Evaluation of Executable Specification
|Goal:||Automatic generation of conformance test suites for embedded systems|
|Time schedule:||December 96|
In the scope of the project "Evaluation of Executable Specification" proposed by ESA/ESTEC, Verimag wants to evaluate the TGV package for the generation of conformance test suites for an embedded system.The SDL description used for this evalution was provided by Matra Marconi Space for the DMS Design Validation (DDV) project. During the DDV project, this description was partially validated by Matra and Verimag using the GEODE tool and the Aldébaran tool.
|Partners:||Bull/INRIA project Dyade/action VASY|
|Goal:||specification, validation and test generation for a cache coherency protocol|
|Time Schedule:||begins in January 1997|
The action VASY is a part of the DYADE project; DYADE is a collaboration between the Bull company and the INRIA institute. The goal of this action is to specify a cache coherency protocol developed by BULL, to validate it using formal verification tools and to generate tests from this formal specification. The specification is done with the LOTOS language. An extension of TGV is currently under development to allow "on the fly" test generation from LOTOS.
|Partners:||Alcatel Alsthom Recherche/Inria (Ep-Atr, Lande, Meije, Pampa)|
|Goal:||Modelisation and analysis of the Safe architecture|
|Time schedule:||to be completed by December 97|
The Reutel project aims at developping a formal model of the Safe architecture (Alcatel) and associated tools for the programmation of distributed broadband applications in the telecommunication area. The participation of the Pampa team concentrates on asynchronous aspects of the model. A first model of the runtime has been specified in Lotos and analyzed with the CADP toolbox. This work is still in progress. We also plan to produce test sequences of the runtime with an "on-the-fly" version of TGV.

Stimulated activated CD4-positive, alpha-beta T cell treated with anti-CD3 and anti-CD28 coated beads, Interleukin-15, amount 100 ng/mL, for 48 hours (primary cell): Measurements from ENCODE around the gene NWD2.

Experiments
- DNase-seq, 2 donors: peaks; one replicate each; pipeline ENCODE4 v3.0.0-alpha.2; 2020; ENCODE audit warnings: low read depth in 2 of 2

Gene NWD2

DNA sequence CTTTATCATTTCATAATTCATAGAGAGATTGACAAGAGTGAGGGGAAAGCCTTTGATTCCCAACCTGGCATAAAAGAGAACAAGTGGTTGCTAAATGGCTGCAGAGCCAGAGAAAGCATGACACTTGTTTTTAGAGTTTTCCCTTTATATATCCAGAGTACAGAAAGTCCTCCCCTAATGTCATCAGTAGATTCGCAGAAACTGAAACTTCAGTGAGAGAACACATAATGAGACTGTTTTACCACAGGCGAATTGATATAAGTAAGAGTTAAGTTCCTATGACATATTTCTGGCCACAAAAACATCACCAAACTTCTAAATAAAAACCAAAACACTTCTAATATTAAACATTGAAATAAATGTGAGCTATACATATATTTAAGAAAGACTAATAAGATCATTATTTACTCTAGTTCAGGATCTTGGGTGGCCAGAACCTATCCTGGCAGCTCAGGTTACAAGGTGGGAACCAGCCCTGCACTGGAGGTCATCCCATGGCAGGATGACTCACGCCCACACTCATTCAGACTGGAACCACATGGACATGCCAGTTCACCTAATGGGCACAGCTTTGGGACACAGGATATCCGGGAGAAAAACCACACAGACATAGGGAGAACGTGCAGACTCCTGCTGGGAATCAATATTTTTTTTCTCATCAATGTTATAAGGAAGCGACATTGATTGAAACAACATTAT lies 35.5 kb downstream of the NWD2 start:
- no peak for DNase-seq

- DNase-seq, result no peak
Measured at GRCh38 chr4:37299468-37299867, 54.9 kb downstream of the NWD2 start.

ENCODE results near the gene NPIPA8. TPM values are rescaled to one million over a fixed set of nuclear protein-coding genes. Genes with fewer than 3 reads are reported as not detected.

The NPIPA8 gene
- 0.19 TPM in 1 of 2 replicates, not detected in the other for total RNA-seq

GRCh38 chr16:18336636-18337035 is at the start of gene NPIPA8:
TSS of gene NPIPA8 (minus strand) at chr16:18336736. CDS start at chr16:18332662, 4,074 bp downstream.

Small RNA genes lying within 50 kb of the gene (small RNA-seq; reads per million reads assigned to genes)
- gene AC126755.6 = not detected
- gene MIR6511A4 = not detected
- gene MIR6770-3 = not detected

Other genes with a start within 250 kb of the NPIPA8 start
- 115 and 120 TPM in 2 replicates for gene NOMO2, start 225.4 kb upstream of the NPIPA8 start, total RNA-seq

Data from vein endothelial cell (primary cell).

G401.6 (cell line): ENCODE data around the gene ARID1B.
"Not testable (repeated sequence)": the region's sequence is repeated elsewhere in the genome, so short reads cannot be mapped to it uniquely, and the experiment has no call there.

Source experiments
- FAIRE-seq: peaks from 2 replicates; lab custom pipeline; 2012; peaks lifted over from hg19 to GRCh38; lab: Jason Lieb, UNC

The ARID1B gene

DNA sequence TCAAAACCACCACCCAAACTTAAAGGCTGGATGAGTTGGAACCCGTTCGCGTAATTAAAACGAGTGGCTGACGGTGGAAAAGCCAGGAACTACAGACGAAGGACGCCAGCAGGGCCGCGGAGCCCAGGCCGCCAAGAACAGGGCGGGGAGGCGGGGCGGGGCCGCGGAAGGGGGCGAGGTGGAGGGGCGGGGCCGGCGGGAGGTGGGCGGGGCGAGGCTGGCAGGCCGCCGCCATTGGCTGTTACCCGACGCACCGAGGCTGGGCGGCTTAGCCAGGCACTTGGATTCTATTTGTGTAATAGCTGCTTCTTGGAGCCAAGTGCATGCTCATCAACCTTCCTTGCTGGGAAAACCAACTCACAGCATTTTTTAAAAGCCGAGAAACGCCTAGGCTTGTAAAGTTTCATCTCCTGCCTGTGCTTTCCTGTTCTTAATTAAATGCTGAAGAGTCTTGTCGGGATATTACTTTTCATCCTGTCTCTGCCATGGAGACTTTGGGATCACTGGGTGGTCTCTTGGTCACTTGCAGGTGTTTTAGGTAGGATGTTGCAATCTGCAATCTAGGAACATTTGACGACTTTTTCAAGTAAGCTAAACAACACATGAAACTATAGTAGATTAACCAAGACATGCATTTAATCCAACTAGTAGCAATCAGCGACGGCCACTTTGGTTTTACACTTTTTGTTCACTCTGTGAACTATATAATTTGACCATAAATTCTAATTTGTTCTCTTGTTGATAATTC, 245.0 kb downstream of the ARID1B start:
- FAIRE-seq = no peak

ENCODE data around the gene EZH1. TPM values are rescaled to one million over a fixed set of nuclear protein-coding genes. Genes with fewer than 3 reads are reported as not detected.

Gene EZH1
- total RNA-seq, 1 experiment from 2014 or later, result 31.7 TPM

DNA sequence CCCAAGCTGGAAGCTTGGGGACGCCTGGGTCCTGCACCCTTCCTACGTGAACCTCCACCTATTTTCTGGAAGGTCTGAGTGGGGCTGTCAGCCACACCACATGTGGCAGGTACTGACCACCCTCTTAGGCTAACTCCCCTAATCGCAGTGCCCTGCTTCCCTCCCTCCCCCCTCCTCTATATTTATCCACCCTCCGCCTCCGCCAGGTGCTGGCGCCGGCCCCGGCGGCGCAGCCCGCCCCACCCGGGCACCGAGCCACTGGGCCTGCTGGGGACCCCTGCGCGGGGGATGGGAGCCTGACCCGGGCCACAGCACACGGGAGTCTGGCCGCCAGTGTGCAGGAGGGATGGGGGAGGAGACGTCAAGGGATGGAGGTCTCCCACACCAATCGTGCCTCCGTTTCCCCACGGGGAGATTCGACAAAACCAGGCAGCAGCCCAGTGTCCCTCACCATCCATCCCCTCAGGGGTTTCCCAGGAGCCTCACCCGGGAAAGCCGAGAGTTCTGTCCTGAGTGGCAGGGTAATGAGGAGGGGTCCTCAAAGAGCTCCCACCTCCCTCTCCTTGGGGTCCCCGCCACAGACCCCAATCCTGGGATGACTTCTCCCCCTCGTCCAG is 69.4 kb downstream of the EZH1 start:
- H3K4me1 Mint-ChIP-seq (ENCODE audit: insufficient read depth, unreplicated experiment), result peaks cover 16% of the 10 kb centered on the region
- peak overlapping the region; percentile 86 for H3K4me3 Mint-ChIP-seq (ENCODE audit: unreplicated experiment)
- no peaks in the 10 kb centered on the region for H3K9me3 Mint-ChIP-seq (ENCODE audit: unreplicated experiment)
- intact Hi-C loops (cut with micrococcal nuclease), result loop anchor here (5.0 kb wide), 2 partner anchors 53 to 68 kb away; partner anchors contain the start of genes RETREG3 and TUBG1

FORMA/operation 1, protocol SSCOP
|Goal:||validation and test generation for the FRP protocol|
|Time schedule:||starts in the beginning of 1997|
The goal of this operation is to contribute to the validation of the protocol SSCOP. We start from the CNET’s provided formal specification of the protocols in the SDL language. We propose :
- to verify the validity of behavioural and logical properties that the protocol should comply with.
- to generate test suites for testing the conformance of some implementation of the SSCOP with its formal specification.
The expected results with TGV in this operation are :
- the formalization of a set of test purposes for different versions of the FRP protocol
- the extension of the current TGV prototype for dealing with these specifications. We intend to use an "open" version of the GEODE toolset which will allow us to apply our "on the fly" version of TGV
- use this extended TGV to produce test suites, and evaluate their pertinence
All comments or suggestions to Jean-Claude Fernandez